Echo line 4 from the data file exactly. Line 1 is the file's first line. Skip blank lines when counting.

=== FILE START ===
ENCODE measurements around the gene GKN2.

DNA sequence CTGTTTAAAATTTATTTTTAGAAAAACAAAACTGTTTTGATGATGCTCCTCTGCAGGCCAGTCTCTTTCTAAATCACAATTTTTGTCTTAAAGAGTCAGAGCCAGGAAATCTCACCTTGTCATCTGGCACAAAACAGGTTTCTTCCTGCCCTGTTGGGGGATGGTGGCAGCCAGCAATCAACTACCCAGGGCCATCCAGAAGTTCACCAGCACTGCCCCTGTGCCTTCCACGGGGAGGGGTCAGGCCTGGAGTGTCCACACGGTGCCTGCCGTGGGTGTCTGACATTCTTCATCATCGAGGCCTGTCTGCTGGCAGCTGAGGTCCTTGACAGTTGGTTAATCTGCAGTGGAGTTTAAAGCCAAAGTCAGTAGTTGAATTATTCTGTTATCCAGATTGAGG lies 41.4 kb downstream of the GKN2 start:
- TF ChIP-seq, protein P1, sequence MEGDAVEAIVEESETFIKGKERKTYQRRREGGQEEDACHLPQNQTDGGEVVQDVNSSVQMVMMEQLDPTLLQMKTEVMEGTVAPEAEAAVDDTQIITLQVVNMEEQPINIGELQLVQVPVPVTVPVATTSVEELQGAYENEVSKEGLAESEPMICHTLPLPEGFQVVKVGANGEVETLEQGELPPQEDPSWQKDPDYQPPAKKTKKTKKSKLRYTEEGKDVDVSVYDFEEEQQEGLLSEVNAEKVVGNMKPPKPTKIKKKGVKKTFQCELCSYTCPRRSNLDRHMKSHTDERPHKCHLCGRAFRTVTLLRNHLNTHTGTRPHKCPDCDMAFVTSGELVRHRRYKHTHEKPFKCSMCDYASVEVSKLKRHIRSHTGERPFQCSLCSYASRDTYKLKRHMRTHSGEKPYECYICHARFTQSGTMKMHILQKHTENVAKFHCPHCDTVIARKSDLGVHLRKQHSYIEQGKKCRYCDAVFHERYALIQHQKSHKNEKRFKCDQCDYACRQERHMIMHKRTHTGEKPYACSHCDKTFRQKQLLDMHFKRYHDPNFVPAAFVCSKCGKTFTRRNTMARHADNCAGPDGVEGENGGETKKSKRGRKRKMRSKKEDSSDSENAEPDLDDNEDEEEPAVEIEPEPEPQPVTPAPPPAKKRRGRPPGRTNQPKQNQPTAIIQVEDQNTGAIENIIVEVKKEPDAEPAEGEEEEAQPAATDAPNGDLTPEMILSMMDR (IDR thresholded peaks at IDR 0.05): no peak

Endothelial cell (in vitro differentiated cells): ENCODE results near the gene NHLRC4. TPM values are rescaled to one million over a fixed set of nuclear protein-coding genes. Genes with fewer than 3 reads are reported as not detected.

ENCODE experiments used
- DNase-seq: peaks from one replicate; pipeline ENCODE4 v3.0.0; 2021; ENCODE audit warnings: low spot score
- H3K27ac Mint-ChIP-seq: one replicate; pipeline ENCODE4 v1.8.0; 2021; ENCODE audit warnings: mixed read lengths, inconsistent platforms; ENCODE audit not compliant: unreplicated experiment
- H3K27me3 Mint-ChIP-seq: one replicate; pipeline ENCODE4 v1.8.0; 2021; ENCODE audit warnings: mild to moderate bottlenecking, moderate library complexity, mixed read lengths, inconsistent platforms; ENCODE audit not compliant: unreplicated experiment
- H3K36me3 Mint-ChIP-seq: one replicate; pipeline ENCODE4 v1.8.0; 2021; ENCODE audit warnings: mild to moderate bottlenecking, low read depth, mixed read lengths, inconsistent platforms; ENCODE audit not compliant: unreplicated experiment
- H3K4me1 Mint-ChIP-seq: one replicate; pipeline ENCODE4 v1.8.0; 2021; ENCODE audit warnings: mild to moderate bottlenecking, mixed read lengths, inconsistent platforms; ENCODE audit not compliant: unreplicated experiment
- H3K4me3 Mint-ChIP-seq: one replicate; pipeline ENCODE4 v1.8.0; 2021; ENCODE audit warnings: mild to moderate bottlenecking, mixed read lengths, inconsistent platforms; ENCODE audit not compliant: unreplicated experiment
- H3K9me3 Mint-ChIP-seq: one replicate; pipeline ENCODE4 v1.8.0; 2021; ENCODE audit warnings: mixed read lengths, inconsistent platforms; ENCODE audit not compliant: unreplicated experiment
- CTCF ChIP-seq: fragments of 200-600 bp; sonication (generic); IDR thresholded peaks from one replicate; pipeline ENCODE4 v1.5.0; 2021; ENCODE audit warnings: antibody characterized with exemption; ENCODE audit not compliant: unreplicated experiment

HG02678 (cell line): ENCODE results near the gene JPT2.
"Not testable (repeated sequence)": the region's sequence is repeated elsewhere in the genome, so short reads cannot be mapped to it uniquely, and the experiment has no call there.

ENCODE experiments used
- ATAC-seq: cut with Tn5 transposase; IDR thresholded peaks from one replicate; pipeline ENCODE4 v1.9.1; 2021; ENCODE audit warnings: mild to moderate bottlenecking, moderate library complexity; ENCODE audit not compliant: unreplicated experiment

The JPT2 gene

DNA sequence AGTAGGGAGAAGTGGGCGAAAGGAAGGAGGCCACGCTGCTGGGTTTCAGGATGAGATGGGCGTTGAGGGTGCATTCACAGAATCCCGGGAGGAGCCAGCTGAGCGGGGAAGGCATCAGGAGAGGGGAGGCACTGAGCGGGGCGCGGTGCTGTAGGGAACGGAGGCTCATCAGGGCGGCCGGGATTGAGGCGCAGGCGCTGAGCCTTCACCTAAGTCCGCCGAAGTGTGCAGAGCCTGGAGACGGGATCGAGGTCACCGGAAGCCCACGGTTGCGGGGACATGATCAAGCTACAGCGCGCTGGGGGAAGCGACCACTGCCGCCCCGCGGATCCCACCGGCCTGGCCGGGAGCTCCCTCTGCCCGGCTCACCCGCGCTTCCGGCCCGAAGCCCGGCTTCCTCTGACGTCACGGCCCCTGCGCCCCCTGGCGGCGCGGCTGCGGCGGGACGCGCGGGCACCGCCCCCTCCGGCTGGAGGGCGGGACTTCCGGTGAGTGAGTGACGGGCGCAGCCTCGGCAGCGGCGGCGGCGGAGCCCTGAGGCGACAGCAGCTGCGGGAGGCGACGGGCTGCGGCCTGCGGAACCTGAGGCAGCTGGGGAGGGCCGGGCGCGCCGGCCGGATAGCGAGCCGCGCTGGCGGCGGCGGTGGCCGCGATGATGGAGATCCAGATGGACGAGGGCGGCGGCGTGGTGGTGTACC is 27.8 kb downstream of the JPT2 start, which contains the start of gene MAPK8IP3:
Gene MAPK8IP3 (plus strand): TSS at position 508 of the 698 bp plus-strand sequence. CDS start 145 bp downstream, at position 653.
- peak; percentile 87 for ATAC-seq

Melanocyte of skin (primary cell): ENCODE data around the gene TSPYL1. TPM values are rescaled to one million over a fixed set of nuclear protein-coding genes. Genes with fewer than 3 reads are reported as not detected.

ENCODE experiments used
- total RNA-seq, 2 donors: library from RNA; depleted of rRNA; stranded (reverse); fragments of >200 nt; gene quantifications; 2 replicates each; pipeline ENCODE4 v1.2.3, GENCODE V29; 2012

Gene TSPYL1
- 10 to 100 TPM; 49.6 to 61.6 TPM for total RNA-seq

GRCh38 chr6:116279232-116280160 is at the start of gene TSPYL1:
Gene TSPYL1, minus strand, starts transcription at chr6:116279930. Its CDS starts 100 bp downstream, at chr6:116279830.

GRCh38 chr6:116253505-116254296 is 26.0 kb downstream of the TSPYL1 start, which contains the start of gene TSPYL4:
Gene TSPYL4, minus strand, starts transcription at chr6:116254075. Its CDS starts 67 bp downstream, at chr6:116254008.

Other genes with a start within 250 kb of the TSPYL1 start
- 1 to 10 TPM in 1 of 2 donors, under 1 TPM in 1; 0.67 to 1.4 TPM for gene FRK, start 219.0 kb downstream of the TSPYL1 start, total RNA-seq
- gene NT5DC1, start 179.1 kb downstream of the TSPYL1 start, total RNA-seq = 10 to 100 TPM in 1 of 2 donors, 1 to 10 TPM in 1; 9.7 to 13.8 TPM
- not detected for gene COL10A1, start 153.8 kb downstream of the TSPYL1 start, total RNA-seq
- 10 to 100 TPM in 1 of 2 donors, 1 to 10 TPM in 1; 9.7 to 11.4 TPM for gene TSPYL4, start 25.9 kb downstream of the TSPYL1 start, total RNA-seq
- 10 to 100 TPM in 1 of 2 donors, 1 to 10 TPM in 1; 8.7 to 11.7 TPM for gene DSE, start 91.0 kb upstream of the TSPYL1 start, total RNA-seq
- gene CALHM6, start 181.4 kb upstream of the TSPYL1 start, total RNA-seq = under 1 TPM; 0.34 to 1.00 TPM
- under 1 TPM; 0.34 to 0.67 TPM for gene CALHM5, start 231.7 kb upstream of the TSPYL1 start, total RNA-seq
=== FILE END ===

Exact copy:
Endothelial cell (in vitro differentiated cells): ENCODE results near the gene NHLRC4. TPM values are rescaled to one million over a fixed set of nuclear protein-coding genes. Genes with fewer than 3 reads are reported as not detected.